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EXCLUSIVE: More than two years have passed since a judge on Ontario's highest court called for the appeal to get going

Child killer Michael Rafferty's slow-mo appeal raises eyebrows

By Randy Richmond, The London Free Press

Michael Rafferty

Michael Rafferty

More than two years after a judge urged that school girl killer Michael Rafferty’s appeal of his murder conviction begin “as soon as possible,” lawyers have yet to file a single argument.

Not even the timetable for the exchange of documents, also requested by Ontario Court of Appeal Justice Marc Rosenberg, has been produced.

As to Rosenberg’s explicit directions about the handling of transcripts, one was filed in court about a year ago.

The length of time it’s taking for the appeal to be heard is reaching the limits of what can be considered reasonable, says a Western University law expert.

“This is getting pretty long. In the normal court of events, it should have happened by now for a man in custody,” associate professor Chris Sherrin said.

Justice is supposed to move as quickly as possible for the consideration of the families of victims and the rights of the accused, he said.

“He is suffering prejudice every single day he is delayed.”

For the family of the victim in the case, Tori Stafford, the slow path to the appeal is another hard road to take.

“I don’t understand why it’s taking so long,” her mother Tara McDonald said Wednesday.

“We’re waiting for this last delay to know whether or not we have to endure going through hell and it seems to have just been forgotten about. No updates to let us know where things stand. It’s frustrating.”

The lawyer representing Rafferty, Paul Calarco, acknowledged the appeal process is taking a long time.

“Sometimes cases of this nature take longer than expected, but the matter is being pursued,” the affable but cautious Calarco said, declining to provide details.

“I cannot say when the matter will be heard. Cases of this nature will often take a significant amount of time.”

Rafferty was convicted May 11, 2012, of the kidnapping, sexual assault causing bodily harm and first-degree murder of the eight-year-old Tori.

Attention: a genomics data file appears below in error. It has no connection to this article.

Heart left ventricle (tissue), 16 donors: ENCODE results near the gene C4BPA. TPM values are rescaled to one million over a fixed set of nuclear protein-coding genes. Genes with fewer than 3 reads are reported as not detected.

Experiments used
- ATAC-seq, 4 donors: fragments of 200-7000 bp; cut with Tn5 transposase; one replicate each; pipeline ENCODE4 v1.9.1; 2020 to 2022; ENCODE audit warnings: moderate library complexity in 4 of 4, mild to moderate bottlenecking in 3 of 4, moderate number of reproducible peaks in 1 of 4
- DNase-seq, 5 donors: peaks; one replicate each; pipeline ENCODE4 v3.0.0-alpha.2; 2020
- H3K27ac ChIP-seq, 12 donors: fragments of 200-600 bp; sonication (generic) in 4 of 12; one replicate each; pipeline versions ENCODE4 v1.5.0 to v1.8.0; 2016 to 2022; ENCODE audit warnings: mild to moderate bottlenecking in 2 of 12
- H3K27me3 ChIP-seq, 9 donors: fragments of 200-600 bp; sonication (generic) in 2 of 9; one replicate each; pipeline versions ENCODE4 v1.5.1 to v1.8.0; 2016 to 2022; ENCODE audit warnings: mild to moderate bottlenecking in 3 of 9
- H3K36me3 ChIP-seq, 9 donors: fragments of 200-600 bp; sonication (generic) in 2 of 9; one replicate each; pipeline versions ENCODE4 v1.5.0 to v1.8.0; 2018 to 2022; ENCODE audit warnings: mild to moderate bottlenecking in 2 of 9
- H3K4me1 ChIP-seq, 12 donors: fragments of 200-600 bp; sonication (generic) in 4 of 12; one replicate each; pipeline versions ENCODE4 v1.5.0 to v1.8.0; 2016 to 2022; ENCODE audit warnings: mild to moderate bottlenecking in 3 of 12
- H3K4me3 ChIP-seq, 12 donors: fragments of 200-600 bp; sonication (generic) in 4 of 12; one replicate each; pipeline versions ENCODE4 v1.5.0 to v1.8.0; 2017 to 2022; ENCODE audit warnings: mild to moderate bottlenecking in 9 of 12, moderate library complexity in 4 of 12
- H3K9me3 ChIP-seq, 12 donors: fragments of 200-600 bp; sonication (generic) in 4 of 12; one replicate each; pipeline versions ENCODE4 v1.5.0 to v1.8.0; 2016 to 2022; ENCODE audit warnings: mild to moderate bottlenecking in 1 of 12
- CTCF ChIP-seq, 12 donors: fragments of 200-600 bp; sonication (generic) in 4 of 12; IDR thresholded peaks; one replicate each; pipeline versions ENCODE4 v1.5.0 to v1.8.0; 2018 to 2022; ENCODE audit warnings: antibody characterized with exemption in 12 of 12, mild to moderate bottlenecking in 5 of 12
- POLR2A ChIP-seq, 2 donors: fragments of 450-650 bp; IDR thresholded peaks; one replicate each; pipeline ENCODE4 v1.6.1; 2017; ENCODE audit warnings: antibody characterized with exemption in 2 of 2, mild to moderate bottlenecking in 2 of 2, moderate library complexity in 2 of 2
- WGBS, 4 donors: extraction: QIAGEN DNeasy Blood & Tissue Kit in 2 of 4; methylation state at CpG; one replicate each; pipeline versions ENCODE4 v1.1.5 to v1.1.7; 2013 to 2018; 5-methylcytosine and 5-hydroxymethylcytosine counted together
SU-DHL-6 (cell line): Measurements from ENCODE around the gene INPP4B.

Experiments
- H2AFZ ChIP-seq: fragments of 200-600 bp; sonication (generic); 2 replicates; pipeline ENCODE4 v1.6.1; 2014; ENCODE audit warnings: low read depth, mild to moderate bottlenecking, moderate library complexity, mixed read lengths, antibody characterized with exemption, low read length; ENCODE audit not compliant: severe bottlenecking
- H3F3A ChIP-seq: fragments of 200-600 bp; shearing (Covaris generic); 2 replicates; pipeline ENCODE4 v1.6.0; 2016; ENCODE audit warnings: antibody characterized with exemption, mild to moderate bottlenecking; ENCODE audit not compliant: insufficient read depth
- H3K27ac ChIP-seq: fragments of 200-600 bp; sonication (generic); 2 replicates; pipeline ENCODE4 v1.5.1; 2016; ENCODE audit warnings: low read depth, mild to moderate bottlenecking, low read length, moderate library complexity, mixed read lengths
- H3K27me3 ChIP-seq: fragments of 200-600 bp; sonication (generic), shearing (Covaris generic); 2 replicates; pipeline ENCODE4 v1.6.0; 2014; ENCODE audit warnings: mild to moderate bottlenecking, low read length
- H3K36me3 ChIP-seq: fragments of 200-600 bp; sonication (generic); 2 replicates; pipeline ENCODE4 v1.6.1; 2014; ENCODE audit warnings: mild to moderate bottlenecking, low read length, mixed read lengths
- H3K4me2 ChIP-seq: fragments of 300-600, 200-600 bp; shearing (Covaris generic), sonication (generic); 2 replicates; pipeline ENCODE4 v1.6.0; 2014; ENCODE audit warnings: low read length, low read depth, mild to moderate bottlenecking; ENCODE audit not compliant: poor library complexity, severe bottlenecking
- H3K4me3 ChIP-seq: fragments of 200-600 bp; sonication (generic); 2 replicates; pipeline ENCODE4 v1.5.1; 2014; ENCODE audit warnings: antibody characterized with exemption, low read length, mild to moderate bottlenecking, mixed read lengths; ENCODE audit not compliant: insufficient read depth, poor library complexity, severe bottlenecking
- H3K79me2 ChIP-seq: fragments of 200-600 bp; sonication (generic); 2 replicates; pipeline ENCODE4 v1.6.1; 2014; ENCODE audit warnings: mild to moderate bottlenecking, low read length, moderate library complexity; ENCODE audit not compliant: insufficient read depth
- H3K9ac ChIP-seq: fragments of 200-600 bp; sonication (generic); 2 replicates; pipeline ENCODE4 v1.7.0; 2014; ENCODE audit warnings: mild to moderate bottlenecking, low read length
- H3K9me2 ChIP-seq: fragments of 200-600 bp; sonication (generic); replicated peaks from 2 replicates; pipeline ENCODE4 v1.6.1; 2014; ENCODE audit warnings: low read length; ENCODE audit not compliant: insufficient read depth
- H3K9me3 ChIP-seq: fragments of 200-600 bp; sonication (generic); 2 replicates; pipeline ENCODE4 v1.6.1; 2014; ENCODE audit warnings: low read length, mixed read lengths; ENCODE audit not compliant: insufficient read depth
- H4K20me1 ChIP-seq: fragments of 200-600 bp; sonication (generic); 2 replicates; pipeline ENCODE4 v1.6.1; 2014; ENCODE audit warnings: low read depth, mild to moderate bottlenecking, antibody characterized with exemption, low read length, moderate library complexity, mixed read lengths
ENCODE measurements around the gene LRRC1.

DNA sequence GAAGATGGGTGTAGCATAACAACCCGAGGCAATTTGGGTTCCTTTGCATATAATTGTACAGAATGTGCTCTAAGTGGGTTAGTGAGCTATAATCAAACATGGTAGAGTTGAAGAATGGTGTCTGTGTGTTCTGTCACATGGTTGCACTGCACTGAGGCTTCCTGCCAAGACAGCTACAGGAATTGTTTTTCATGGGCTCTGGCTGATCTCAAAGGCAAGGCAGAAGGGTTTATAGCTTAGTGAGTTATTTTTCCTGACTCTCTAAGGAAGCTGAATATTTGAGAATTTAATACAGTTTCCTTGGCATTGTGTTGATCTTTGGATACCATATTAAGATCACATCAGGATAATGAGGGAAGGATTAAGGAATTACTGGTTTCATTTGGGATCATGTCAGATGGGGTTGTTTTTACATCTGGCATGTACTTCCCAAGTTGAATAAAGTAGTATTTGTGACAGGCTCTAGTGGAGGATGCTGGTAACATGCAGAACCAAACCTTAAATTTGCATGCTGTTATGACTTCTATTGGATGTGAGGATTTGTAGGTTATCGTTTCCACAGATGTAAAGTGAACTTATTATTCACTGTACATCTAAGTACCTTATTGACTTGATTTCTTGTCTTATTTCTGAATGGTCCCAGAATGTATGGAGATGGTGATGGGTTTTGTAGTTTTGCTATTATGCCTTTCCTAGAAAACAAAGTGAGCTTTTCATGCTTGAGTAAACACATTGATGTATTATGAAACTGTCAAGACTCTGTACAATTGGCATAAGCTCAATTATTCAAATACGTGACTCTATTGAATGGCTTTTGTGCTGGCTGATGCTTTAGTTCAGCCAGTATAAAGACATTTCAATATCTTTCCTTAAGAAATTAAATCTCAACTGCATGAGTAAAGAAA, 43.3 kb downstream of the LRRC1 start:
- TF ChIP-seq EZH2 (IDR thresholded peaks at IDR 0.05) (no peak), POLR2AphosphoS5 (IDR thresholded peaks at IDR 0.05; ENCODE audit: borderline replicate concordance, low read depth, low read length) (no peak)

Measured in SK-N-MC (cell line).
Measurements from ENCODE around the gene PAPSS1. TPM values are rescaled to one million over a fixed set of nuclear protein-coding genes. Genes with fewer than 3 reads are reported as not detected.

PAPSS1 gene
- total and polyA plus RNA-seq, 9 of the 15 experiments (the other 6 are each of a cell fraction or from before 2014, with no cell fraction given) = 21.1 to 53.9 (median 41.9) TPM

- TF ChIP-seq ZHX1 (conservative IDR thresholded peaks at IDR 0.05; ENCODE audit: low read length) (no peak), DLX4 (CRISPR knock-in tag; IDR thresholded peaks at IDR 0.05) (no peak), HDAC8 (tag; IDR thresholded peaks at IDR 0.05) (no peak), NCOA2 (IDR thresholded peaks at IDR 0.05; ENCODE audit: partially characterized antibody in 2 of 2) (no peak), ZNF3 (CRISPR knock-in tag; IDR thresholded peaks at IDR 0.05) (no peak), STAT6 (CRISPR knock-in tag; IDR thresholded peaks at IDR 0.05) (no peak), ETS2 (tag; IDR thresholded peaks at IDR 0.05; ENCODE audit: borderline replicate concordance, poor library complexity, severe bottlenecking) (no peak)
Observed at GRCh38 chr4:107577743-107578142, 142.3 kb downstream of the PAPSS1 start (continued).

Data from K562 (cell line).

She was abducted April 8, 2009, while walking home from her school in Woodstock and killed that same evening in a wooded area of a farm north of Guelph.

Rafferty’s partner in the killing, Terri-Lynne McClintic, pleaded guilty April 30, 2010, to first-degree murder and was sentenced to life in prison.

Rafferty received leave to appeal in November 2012, but it took more than year for the court to decide who should pay for his lawyer and what level of legal help he should receive.

In December 2013, the Ontario Court of Appeal, the province’s highest court, made a ruling on that issue and set the appeal process in motion.

“It is in the public interest and the interest of justice that this appeal proceed to hearing as soon as possible,” Justice Rosenberg wrote in his decision.

He set a date of May 2014 for lawyers for Rafferty and the province to arrange a timetable for filing factums, or the main arguments, and the appeal book that is the collection of all supporting documents.

No timetable has been produced, an official with the appeals court confirmed.

“No documents have been filed since November 21, 2014 and that document was a transcript,” a court official said in an e-mail.

“Counsel has yet to file a Factum, Appeal Book or perfect the appeal and the appeal cannot be listed for hearing until it is perfected.”

Perfecting an appeal means completing and filing all the necessary documents.

Rosenberg also gave clear directions on what transcripts would be needed and how and when counsel could debate the necessity of additional transcripts.

It’s not clear what parts of the trial the transcript received November 2014 covers, or if other transcripts were filed earlier than that.

Rosenberg died in August 2015, but Calarco indicated that was not a factor in the length of time it is taking for the complex case to move to a hearing.

Rosenberg would not have heard the actual appeals.

Criminal cases take on average 14 months to go from the time leave to appeal is granted, to the time the appeal is ready for a court date, according to the Ontario Court of Appeal’s annual reports.

To meet that average, the Rafferty appeal would have to have been heard in February 2015.

randy.richmond@sunmedia.ca

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TIMELINE:

May 2012: Michael Rafferty convicted

December 2013: Appeal set in motion

January 2016: No arguments filed yet